A weekend at Floda 31

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To the untrained eye, Floda 31 appears to be a series of about half a dozen old farmhouses and barns on a large plot of land overlooking a forest. In reality, it’s a multidisciplinary design research facility.

Birmingham-born Rich Holland and his Dutch partner Marije de Haas established it (and are still building it) in the last remaining wilderness of Europe, on the site of a farm in northern Sweden surrounded by incredible views of ancient spruce forests, just south of the arctic circle.

I’m staying here for a couple of days, relaxing, taking in some scenery and getting my head around the kind of innovation that can happen in a place like this – and it’s on a scale that’s much larger than anything I’ve come across.

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Pretty much anything that can be made, can be made here. The workshop contains everything you might need to build anything from a website to a skate park – from a feature film to an observatory to chart the transit of Venus.

The residencies held here bring together science, art, architecture, design and technology to explore ideas and themes – primarily around the concept of sustainability. All of the ideas and innovations created at Floda 31 are made available to the public under a Creative Commons licence.

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The people here are smart, fun and interesting -and the scenery here is breathtaking. It’s a place I’d love to spend a bit more time.

We’ve been talking about putting together an event of some kind. Something that grows out of the Music Tech Fest, but extends it to bring together music and technology, art and architecture, design and innovation. It’d be great to hold some kind of residential event in this really beautiful part of the world.

We’re just kicking around concepts at this point – but something interesting could come of this. Watch this space.

In the meantime, it’s an amazing place to be – and so incredibly quiet. Except, that is, for the constant bouncing around of ideas, the sounds of cooking, laughing and the toddler playing in the corner.

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Just had a lunch of freshly-caught pike from the adjacent river – followed by a swim in an enormous, pristine, and beautifully warm lake entirely surrounded by forest. I could get used to this sort of thing.

Not entirely sure I could get used to the other half of the year when it’s 20-odd degrees below zero and you could walk across this lake, but that’s another story.

Time to move on

Moving house is not the most stressful thing you can do in life, but I’m pretty sure it’s in the top five. Even so, I’ve chosen to do it a lot over the years. I’ve lived in around 25 different houses, flats or apartments since I left my parents’ home in 1989. That’s an average of one a year.

The impulse to keep moving is a strong one. After leaving New Zealand almost ten years ago, I’ve traveled a lot. Thirteen countries just in the last year. Over half of those more than once. I like being elsewhere. I enjoy forward momentum. ‘What comes next’ has always been my primary interest.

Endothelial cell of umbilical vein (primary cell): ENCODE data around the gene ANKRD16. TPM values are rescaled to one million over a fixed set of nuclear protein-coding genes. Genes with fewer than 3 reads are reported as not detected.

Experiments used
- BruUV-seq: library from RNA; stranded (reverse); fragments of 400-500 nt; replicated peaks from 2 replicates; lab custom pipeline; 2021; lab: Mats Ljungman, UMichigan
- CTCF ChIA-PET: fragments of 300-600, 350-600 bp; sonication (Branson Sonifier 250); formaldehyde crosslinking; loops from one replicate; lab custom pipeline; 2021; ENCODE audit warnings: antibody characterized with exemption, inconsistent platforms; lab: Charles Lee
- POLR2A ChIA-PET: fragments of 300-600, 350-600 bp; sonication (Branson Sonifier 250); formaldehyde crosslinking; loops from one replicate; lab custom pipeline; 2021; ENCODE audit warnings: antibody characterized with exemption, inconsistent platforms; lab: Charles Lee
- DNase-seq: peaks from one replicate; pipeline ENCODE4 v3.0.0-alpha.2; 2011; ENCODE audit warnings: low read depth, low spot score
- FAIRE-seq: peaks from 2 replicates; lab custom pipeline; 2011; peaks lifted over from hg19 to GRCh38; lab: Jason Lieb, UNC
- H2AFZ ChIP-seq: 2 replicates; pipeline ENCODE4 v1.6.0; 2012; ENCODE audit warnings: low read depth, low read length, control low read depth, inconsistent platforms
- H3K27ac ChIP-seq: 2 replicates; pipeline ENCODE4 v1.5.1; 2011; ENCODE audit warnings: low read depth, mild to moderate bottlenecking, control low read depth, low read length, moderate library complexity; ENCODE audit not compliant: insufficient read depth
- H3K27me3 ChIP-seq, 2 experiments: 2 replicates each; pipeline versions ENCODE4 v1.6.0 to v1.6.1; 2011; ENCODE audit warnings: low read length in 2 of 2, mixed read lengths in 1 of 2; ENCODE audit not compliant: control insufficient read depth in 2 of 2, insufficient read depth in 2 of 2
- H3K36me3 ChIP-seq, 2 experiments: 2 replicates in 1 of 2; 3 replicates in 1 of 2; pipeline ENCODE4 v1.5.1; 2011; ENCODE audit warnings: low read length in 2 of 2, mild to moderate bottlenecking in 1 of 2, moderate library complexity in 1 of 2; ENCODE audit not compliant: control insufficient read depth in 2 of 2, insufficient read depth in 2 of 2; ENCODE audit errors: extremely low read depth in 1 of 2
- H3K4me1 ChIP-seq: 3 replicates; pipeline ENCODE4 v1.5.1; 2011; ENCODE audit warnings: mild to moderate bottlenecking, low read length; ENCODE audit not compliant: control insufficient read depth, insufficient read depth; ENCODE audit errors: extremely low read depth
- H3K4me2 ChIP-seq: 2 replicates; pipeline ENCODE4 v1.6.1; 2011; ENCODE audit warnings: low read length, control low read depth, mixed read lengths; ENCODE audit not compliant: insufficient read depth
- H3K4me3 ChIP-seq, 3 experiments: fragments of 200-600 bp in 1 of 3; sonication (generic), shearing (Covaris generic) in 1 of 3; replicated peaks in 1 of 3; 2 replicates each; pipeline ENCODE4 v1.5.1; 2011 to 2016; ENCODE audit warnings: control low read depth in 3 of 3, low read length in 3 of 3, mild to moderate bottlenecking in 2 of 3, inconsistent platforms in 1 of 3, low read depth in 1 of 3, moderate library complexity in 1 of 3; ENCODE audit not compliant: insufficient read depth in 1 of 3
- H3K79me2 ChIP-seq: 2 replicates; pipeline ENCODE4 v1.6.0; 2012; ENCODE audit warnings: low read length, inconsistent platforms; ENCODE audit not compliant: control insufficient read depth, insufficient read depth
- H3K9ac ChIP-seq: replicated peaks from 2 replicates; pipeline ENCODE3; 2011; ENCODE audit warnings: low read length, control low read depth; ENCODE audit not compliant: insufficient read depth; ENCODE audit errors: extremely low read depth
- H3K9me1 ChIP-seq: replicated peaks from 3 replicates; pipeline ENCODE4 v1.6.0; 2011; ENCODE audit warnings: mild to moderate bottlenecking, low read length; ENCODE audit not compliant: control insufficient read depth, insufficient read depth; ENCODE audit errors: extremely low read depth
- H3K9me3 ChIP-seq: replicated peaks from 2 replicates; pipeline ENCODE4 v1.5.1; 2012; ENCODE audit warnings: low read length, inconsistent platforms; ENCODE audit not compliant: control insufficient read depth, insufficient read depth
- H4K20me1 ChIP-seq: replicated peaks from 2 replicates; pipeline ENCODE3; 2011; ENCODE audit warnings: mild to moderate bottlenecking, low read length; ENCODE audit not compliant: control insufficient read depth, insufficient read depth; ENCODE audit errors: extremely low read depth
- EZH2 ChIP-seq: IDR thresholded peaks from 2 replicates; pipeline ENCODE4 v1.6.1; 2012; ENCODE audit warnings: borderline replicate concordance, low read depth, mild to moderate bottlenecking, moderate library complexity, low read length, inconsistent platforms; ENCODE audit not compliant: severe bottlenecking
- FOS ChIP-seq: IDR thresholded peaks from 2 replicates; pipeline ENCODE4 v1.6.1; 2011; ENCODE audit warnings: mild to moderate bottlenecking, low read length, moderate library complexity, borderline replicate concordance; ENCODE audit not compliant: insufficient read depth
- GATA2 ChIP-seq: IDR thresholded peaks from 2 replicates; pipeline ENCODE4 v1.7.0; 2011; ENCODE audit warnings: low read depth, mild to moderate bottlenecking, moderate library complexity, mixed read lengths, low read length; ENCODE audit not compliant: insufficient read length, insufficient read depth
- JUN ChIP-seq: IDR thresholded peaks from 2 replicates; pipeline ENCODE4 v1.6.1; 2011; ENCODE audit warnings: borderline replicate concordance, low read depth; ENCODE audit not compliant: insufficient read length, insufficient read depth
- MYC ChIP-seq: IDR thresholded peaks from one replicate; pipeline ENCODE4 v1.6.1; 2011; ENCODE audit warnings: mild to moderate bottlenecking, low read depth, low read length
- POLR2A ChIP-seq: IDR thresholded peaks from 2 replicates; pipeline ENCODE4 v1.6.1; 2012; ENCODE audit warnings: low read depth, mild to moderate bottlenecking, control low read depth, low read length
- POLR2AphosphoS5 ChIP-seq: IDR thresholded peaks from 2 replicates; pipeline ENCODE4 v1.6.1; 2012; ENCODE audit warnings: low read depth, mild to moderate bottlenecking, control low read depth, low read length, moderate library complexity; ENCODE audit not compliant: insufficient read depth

As a long-term renter, being able to find somewhere else to live – somewhere better – at short notice is important to me. I like having that option, even if I don’t make use of it.

After all, a house is just a place to keep your stuff. And if you find a nicer place to keep your stuff, why not pack up and move on?

Except at some point, where I live became “home”. I’ve been there for almost five years, which is something of a record for me. It’s in a part of town I love, it has all the elements I like about a house, and I’ve made the place my own. There have been a lot of changes in that time, but I’ve built a life there. I’d even thought about cutting down on the travel, maybe getting a dog and living a more settled life.

So the landlord’s sudden decision to sell comes as something of a shock. I guess that’s the downside of renting: flexibility also means uncertainty.

I wasn’t looking to be packing my life into boxes again, but here we are. I have about six weeks to ensure that this is a move up, not just a move out.

It’s been upsetting – but only for a little while. It’s also exciting. Perhaps this is what I needed. Maybe that feeling of comfort was complacency. It’s possible my love for that house was more a matter of inertia. It’s just a bungalow in Kings Heath. We’re not talking mansion on the lake here.

I don’t know what happens next. I’m stepping out into the unknown. Part of me likes that feeling. It’s a little stressful – and will become more so. But I’m going to look at it as an opportunity. Life is change, right?

Whatever happens, and wherever I go, my contact details will remain the same. I live on the internet.

That festival thing I keep mentioning…

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In May last year, I went to an event called Music Tech Fest to talk about the work that I do as ‘Professor of Music Industry Innovation’ at Birmingham City University… and I pretty much never went home.

Today, I’m the festival director, and we’re taking it around the world.

Music Tech Fest is not a conference. It’s worth pointing that out up front. It’s a festival of music ideas. People come and demonstrate or perform with their new musical inventions, their new research, their new startup company or their new way of creating music – and those ideas are shared, celebrated, discussed and so on.

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While that’s going on, we run an overnight hack camp at which music technologists, DIY electronics enthusiasts, software programmers and makers respond to challenges – to create new types of musical instruments, invent new ways of engaging with music, producing sounds, sharing music or interacting with it. There are prizes.